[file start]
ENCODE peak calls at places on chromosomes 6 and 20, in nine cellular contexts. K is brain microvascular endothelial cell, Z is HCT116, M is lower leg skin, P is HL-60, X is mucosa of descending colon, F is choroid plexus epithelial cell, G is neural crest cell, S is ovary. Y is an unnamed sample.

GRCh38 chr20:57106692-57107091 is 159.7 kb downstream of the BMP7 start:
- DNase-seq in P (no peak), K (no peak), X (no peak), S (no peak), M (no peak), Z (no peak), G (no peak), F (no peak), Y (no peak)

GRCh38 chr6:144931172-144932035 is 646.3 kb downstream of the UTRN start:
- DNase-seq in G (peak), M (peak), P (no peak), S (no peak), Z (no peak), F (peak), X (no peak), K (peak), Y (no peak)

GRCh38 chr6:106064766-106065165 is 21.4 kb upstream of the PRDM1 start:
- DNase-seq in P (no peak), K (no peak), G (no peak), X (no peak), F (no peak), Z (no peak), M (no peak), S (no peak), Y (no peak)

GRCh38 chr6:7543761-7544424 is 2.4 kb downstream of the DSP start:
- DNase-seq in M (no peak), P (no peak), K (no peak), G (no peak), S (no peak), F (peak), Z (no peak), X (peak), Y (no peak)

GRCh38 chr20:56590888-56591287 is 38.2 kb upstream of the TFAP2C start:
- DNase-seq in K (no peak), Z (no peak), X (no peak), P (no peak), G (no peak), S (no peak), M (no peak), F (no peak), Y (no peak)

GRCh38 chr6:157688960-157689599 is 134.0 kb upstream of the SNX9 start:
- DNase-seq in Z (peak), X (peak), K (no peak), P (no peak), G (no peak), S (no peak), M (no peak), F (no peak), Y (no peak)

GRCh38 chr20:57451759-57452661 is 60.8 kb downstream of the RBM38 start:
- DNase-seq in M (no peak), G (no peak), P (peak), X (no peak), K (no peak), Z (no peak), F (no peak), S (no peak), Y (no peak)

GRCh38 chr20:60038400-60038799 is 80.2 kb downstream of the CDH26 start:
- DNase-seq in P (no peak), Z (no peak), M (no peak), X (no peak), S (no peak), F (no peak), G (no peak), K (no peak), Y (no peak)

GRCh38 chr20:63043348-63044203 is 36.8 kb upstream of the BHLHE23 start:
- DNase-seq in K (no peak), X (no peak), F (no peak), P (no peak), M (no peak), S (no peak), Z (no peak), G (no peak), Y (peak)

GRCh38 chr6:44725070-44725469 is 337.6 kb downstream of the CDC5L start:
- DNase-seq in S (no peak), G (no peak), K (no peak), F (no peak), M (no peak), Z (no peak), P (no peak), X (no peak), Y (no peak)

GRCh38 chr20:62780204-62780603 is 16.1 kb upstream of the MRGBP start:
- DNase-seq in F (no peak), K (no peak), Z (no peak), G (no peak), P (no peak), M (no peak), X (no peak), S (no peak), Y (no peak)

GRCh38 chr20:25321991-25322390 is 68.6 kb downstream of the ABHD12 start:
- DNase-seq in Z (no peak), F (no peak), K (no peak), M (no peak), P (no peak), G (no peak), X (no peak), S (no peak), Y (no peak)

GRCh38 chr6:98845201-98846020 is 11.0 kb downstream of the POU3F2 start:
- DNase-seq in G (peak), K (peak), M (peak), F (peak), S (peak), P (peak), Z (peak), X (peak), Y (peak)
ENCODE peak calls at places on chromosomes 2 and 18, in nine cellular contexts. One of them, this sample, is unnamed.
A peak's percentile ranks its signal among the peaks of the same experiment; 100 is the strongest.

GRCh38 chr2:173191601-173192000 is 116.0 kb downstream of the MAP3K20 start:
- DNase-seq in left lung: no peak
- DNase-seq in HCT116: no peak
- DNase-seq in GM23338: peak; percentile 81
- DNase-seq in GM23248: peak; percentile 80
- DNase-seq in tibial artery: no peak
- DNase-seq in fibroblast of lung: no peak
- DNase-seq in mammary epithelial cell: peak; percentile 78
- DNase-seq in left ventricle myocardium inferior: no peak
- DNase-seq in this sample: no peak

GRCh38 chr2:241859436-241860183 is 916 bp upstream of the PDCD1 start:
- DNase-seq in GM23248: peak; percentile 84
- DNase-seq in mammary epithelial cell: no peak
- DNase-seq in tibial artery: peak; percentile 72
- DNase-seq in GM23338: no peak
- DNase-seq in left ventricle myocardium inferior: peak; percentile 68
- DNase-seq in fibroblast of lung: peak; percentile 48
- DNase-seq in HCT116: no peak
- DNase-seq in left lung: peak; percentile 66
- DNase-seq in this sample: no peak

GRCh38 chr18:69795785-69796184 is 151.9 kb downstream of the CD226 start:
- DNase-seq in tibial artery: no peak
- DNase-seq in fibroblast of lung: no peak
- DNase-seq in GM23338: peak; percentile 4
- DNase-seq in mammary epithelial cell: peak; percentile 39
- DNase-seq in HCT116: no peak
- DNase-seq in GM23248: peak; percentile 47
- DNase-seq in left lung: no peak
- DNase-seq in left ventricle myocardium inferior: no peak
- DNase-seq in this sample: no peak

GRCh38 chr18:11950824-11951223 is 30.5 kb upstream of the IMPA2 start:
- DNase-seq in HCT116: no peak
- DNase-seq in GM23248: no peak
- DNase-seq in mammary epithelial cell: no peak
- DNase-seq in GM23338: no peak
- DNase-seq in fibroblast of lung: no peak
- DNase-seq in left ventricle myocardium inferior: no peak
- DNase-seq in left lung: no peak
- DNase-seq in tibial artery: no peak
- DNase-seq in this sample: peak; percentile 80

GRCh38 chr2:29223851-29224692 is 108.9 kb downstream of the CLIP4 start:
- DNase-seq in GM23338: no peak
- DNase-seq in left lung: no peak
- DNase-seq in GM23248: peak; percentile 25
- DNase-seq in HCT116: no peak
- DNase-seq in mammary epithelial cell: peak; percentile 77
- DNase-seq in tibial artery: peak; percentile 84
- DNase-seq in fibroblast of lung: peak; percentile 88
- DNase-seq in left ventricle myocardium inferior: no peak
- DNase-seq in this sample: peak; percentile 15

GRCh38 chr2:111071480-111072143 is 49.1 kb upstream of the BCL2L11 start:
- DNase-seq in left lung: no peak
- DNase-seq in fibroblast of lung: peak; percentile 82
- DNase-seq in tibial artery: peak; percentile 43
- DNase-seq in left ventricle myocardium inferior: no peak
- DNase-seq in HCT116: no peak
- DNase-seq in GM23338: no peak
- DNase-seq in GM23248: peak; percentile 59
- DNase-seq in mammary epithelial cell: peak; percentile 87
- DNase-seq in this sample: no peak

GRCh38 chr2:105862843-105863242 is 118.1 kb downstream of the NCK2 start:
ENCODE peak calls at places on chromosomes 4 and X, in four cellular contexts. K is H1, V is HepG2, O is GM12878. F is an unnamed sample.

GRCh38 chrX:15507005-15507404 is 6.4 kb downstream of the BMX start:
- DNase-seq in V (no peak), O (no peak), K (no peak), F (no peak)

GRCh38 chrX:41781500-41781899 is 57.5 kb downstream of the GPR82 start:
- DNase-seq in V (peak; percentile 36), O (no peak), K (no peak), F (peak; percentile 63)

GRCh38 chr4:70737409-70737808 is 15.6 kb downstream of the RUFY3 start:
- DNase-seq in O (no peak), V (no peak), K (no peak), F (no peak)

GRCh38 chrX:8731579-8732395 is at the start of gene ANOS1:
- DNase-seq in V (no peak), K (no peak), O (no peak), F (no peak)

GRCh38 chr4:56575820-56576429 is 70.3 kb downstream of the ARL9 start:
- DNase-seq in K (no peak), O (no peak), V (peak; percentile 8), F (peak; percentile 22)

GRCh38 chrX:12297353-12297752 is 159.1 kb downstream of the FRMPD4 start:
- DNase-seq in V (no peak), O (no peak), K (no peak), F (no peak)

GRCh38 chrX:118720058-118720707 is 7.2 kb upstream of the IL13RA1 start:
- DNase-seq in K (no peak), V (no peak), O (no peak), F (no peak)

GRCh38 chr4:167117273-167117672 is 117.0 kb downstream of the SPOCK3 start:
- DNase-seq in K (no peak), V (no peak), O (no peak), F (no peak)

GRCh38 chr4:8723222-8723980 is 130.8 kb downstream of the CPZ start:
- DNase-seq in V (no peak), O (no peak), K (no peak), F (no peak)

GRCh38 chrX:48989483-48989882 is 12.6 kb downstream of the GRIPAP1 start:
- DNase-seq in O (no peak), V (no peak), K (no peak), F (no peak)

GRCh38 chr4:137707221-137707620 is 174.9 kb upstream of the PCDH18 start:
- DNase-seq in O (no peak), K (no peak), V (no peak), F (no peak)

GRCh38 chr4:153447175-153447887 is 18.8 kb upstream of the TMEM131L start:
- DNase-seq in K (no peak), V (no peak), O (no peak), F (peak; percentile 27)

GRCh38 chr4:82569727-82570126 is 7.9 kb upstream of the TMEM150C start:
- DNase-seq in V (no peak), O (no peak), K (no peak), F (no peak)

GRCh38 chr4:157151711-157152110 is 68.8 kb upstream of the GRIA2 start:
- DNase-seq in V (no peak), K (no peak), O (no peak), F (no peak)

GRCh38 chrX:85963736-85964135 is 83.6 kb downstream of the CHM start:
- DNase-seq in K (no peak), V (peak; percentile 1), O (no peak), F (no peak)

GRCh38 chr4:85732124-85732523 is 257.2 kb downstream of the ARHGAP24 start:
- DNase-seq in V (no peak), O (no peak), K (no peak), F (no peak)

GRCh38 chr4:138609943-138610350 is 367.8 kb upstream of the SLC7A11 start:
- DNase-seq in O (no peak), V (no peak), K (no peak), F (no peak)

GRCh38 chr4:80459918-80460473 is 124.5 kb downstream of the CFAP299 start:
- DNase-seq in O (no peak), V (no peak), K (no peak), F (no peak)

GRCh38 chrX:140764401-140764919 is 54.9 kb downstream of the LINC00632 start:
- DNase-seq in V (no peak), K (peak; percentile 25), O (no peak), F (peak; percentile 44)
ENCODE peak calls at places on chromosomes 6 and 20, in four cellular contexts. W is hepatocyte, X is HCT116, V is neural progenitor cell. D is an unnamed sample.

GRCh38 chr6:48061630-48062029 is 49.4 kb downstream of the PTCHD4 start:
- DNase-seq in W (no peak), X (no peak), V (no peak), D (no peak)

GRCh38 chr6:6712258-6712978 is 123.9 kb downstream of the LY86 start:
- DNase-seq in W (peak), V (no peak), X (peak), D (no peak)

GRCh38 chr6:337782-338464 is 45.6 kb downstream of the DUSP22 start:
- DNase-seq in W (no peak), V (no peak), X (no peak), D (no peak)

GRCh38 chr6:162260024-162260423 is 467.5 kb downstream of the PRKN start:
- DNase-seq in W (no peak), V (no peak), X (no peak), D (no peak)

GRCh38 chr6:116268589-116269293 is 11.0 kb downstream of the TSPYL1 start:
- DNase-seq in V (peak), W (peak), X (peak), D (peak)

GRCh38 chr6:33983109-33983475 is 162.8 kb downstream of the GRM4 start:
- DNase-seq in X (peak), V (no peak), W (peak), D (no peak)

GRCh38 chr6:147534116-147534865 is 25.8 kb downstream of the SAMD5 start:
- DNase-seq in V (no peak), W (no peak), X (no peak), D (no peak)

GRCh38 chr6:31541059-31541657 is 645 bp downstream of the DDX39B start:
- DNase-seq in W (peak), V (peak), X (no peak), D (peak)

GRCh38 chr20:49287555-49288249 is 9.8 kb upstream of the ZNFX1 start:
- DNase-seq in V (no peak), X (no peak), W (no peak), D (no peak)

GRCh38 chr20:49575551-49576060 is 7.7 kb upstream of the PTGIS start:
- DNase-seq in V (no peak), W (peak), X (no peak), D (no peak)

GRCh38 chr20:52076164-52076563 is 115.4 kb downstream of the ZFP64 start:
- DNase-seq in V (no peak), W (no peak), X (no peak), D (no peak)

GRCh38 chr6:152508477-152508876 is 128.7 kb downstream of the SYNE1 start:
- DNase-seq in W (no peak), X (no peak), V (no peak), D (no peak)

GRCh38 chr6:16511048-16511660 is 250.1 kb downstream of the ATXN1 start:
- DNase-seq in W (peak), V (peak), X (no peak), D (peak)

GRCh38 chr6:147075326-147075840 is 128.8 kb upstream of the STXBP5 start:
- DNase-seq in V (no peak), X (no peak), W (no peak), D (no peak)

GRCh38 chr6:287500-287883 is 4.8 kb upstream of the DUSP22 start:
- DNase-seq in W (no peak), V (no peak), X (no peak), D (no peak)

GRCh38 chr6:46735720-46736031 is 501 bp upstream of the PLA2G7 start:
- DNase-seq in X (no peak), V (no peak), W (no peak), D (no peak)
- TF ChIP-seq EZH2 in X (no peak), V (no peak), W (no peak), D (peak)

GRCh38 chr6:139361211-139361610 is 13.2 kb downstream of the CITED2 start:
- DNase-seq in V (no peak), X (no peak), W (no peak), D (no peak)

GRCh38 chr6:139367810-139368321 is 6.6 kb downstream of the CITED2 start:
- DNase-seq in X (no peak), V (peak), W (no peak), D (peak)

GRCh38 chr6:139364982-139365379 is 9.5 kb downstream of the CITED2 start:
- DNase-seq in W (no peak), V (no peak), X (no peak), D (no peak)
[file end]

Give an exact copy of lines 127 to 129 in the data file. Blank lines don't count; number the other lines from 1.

- DNase-seq in O (no peak), V (no peak), K (no peak), F (no peak)

GRCh38 chrX:140764401-140764919 is 54.9 kb downstream of the LINC00632 start:
- DNase-seq in V (no peak), K (peak; percentile 25), O (no peak), F (peak; percentile 44)